Claude Monet was entranced by the polished sheen of water, observing with fascination how it could reflect sky and land on its glossy, undulating surface. The subtle metallic shade of HEATHER Linen allowed him to capture the cool freshness of this rippling water, with patches of lilac-tinged sky and cloud scattered across its constantly shifting surface. A leader in the French Impressionist school, Monet was driven wild by his obsession with the impossibility of capturing the movement and light of water on a painted surface, writing in his journal, “Once more I have undertaken things which are impossible to do; water with grasses waving in depths… It’s wonderful to see but it drives you mad to want to do it.”
Born in Paris, Monet’s family relocated to the coastal town of Le Havre when he was five years old. It was here that his love affair with water began as he spent hours trekking across the wide-open coastline. Setting out to become an artist from an early age, Monet initially received artistic training from the College du Havre. In 1856 he met and befriended the landscape painter Eugene Boudin, whose fluid approach to painting the French coast in en plein air techniques had a profound impact on the young Monet.
In 1859 Monet moved to Paris to study art; rather than studying at the traditional Paris Salon, Monet chose the more progressive Academie Suisse, where he first met the likeminded painter and later fellow Impressionist Camille Pissarro. Further training in the studio of Charles Gleyre allowed Monet to befriend Pierre-Auguste Renoir, Frédéric Bazille and Alfred Sisley and it was here that the foundations of Impressionism were dug in.
By the 1870s Monet had fully embraced en plein air painting, working directly from life in all times of day and weather conditions with his portable easel and canvases to capture the fleeting effects of nature as they passed before his eyes. Settling with his family in the suburb of Argenteuil by the river Seine, he made reams of paintings exploring the free-flowing, constantly shifting water that gushed past his home. Spring by the Seine, 1875, captures the fresh, invigorating light of spring as pale, icy blue sky opens out overhead, dappled with a small smattering of clouds. But it is the glossy, mirrored surface of rippling water that really draws our eye in, as chilly shades of blue, lilac and silver suggest the last remnants of winter.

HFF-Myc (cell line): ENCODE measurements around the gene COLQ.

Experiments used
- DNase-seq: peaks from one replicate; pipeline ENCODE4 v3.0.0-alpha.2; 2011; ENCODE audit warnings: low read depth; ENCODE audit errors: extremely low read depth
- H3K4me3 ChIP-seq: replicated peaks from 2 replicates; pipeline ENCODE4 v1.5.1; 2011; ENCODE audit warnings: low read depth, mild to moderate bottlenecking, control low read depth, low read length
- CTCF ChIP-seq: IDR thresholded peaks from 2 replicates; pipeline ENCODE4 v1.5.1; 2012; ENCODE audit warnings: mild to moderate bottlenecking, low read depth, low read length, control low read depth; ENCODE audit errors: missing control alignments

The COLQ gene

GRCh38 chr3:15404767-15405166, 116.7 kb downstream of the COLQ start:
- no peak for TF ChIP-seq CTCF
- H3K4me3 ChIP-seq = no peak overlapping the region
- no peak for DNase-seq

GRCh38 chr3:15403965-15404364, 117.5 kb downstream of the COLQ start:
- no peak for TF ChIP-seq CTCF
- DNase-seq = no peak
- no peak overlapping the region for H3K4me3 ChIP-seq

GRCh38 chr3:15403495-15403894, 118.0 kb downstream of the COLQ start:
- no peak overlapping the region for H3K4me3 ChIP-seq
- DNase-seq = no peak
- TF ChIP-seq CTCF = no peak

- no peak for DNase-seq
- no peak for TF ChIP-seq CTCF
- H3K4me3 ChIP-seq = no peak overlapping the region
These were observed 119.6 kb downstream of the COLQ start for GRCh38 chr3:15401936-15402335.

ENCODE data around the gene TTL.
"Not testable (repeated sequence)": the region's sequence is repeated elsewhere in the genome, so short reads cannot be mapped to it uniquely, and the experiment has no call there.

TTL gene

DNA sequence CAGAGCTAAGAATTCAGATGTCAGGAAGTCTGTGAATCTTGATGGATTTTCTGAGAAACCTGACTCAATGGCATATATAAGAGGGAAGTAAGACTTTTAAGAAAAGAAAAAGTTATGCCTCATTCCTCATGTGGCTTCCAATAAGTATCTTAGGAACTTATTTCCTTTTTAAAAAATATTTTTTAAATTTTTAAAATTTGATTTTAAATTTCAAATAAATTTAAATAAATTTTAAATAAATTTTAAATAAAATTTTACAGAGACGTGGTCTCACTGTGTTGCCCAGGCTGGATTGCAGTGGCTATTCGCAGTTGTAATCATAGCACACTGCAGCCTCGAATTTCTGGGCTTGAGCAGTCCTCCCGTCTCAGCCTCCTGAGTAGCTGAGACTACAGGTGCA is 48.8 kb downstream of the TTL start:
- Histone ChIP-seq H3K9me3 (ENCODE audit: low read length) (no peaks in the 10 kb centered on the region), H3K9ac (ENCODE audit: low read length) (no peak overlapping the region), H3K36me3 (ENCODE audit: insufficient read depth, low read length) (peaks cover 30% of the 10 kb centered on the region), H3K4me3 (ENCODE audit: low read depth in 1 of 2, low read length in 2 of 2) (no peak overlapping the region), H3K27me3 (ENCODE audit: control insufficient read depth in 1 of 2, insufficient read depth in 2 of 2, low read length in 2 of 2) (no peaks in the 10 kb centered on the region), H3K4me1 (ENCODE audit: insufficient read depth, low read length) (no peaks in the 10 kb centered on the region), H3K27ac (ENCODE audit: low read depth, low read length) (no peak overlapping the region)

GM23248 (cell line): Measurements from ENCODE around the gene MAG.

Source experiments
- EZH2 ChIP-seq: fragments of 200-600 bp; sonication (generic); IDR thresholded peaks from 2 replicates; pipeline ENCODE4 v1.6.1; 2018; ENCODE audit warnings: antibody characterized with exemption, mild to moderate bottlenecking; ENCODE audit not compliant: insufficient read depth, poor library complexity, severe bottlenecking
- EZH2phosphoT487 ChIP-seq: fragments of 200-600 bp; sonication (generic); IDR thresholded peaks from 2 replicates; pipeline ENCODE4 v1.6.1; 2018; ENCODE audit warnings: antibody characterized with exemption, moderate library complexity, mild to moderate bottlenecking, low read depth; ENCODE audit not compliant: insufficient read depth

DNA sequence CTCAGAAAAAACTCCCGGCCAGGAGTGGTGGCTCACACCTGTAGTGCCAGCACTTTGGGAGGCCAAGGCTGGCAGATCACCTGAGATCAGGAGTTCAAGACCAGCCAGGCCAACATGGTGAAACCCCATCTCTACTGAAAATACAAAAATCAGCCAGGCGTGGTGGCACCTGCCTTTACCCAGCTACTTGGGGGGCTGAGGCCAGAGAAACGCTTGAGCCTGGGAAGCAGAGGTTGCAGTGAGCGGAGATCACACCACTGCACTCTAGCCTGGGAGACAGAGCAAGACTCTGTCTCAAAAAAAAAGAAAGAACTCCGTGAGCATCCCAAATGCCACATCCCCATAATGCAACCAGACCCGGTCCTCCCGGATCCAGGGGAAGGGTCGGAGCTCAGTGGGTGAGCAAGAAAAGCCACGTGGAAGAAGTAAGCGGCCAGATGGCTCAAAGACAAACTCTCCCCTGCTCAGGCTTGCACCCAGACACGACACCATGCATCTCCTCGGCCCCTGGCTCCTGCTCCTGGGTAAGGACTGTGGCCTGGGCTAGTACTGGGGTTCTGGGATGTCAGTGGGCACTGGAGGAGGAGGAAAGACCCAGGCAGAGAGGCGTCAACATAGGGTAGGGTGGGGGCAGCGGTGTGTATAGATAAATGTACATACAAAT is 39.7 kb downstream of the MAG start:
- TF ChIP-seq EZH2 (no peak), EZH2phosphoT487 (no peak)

Monet moved with his family to the nearby town of Vetheuil in 1877, but his fascination with capturing the steadily flowing water of the river Seine persisted. Following the death of his first wife, Monet’s work became more brooding and atmospheric, with soft edges and hazy light. Spring at Vetheuil, 1881 is sombre and introspective in mood as dry, bare trees in autumnal browns bristle in the distance. The sky overhead is painted in bruised shades of heather and lilac that reflect in steely cold water below, just flickering with the subtlest hint of movement.
By the 1890s Monet had relocated to Giverny with his second wife Anne, where he established his famous Japanese garden. Monet designed his private garden with a water lily pond and Japanese bridge as a site for contemplation and relaxation. He came to adore it as an isolated oasis from urbanisation, writing, “My garden is my most beautiful masterpiece. I work at my garden all the time and with love.” It was here that Monet was able to truly indulge in his love affair with water, obsessively painting changing patterns of light and weather reflected across the surface of his vast private pond. In Water Lilies, 1906 and Water Lilies, 1907 Monet eradicates the sky completely, homing in on the hazy, ambiguous qualities of water alone. Painted in muted shades of heather, mint green and blue that seem to shimmer in and out of the light, these late canvases reflect the fragility, transience and poetic mystery that is held within the depths of water.